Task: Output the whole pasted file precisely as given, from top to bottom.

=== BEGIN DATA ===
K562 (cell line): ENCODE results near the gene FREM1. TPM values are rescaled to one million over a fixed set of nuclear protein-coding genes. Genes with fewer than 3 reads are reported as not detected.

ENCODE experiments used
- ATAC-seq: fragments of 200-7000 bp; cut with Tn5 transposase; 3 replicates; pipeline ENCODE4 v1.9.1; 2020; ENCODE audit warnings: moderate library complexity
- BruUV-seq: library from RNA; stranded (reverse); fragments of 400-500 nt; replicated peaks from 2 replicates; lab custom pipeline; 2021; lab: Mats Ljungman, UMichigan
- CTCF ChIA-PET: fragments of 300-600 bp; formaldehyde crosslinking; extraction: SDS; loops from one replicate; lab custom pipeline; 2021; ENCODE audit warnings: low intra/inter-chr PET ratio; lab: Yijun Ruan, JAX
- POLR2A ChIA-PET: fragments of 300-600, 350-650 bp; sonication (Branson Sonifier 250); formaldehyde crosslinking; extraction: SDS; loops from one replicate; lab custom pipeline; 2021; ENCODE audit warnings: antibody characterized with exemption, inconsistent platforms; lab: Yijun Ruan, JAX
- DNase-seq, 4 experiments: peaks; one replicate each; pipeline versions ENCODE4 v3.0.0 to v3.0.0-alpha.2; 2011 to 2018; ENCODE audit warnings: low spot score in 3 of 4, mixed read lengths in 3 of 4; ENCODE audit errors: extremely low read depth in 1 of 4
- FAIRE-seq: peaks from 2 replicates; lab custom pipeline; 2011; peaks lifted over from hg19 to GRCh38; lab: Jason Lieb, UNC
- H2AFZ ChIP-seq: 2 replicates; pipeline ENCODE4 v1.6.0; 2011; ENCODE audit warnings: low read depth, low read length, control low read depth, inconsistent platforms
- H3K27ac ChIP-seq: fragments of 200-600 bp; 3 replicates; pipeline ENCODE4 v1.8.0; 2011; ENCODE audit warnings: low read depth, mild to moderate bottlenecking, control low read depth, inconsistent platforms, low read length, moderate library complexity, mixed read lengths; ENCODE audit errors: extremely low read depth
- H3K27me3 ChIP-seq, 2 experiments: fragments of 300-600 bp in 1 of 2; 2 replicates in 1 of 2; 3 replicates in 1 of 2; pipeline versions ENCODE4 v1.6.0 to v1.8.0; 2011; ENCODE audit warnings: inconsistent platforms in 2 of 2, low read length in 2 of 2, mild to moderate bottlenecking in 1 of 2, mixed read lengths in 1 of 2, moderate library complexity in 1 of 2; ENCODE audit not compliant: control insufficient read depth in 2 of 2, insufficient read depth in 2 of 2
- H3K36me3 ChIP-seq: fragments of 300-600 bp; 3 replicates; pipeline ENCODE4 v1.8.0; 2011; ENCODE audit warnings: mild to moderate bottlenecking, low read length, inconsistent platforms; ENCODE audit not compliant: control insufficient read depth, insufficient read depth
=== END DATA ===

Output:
K562 (cell line): ENCODE results near the gene FREM1. TPM values are rescaled to one million over a fixed set of nuclear protein-coding genes. Genes with fewer than 3 reads are reported as not detected.

ENCODE experiments used
- ATAC-seq: fragments of 200-7000 bp; cut with Tn5 transposase; 3 replicates; pipeline ENCODE4 v1.9.1; 2020; ENCODE audit warnings: moderate library complexity
- BruUV-seq: library from RNA; stranded (reverse); fragments of 400-500 nt; replicated peaks from 2 replicates; lab custom pipeline; 2021; lab: Mats Ljungman, UMichigan
- CTCF ChIA-PET: fragments of 300-600 bp; formaldehyde crosslinking; extraction: SDS; loops from one replicate; lab custom pipeline; 2021; ENCODE audit warnings: low intra/inter-chr PET ratio; lab: Yijun Ruan, JAX
- POLR2A ChIA-PET: fragments of 300-600, 350-650 bp; sonication (Branson Sonifier 250); formaldehyde crosslinking; extraction: SDS; loops from one replicate; lab custom pipeline; 2021; ENCODE audit warnings: antibody characterized with exemption, inconsistent platforms; lab: Yijun Ruan, JAX
- DNase-seq, 4 experiments: peaks; one replicate each; pipeline versions ENCODE4 v3.0.0 to v3.0.0-alpha.2; 2011 to 2018; ENCODE audit warnings: low spot score in 3 of 4, mixed read lengths in 3 of 4; ENCODE audit errors: extremely low read depth in 1 of 4
- FAIRE-seq: peaks from 2 replicates; lab custom pipeline; 2011; peaks lifted over from hg19 to GRCh38; lab: Jason Lieb, UNC
- H2AFZ ChIP-seq: 2 replicates; pipeline ENCODE4 v1.6.0; 2011; ENCODE audit warnings: low read depth, low read length, control low read depth, inconsistent platforms
- H3K27ac ChIP-seq: fragments of 200-600 bp; 3 replicates; pipeline ENCODE4 v1.8.0; 2011; ENCODE audit warnings: low read depth, mild to moderate bottlenecking, control low read depth, inconsistent platforms, low read length, moderate library complexity, mixed read lengths; ENCODE audit errors: extremely low read depth
- H3K27me3 ChIP-seq, 2 experiments: fragments of 300-600 bp in 1 of 2; 2 replicates in 1 of 2; 3 replicates in 1 of 2; pipeline versions ENCODE4 v1.6.0 to v1.8.0; 2011; ENCODE audit warnings: inconsistent platforms in 2 of 2, low read length in 2 of 2, mild to moderate bottlenecking in 1 of 2, mixed read lengths in 1 of 2, moderate library complexity in 1 of 2; ENCODE audit not compliant: control insufficient read depth in 2 of 2, insufficient read depth in 2 of 2
- H3K36me3 ChIP-seq: fragments of 300-600 bp; 3 replicates; pipeline ENCODE4 v1.8.0; 2011; ENCODE audit warnings: mild to moderate bottlenecking, low read length, inconsistent platforms; ENCODE audit not compliant: control insufficient read depth, insufficient read depth